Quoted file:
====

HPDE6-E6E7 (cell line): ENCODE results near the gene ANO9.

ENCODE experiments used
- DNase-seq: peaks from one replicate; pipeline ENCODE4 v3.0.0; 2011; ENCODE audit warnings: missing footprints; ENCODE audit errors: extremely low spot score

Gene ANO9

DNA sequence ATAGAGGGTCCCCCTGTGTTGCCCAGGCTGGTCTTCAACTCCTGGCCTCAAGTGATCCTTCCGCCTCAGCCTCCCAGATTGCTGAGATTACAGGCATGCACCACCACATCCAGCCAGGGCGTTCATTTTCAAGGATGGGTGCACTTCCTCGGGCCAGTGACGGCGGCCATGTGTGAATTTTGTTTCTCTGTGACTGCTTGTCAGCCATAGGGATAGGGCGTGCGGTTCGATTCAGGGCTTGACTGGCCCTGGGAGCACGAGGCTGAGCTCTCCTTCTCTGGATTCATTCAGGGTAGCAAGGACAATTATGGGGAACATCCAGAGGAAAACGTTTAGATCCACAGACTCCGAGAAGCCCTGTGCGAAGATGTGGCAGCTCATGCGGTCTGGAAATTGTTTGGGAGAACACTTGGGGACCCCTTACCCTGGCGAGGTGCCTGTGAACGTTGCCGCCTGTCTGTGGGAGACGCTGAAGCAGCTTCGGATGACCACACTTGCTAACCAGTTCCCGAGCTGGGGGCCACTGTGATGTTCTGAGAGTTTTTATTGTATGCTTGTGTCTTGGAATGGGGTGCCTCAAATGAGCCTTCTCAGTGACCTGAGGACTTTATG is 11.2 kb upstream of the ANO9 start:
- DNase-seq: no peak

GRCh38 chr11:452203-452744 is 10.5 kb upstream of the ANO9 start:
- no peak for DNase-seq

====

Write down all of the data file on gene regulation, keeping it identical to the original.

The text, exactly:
HPDE6-E6E7 (cell line): ENCODE results near the gene ANO9.

ENCODE experiments used
- DNase-seq: peaks from one replicate; pipeline ENCODE4 v3.0.0; 2011; ENCODE audit warnings: missing footprints; ENCODE audit errors: extremely low spot score

Gene ANO9

DNA sequence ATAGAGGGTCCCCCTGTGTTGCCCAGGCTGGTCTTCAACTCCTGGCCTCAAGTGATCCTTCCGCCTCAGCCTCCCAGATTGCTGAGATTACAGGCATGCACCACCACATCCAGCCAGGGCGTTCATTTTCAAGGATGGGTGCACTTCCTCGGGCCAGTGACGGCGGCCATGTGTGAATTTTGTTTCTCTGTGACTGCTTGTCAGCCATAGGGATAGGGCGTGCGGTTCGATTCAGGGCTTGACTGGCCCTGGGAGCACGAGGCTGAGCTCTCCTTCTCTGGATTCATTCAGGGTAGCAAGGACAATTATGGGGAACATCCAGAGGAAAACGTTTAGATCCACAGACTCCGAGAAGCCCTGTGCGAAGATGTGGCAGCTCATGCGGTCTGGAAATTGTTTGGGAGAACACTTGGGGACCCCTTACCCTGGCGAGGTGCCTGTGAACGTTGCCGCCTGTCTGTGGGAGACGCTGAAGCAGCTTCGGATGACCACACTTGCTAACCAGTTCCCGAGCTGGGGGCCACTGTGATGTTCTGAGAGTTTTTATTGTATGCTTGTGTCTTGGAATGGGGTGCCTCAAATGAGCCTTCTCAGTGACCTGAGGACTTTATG is 11.2 kb upstream of the ANO9 start:
- DNase-seq: no peak

GRCh38 chr11:452203-452744 is 10.5 kb upstream of the ANO9 start:
- no peak for DNase-seq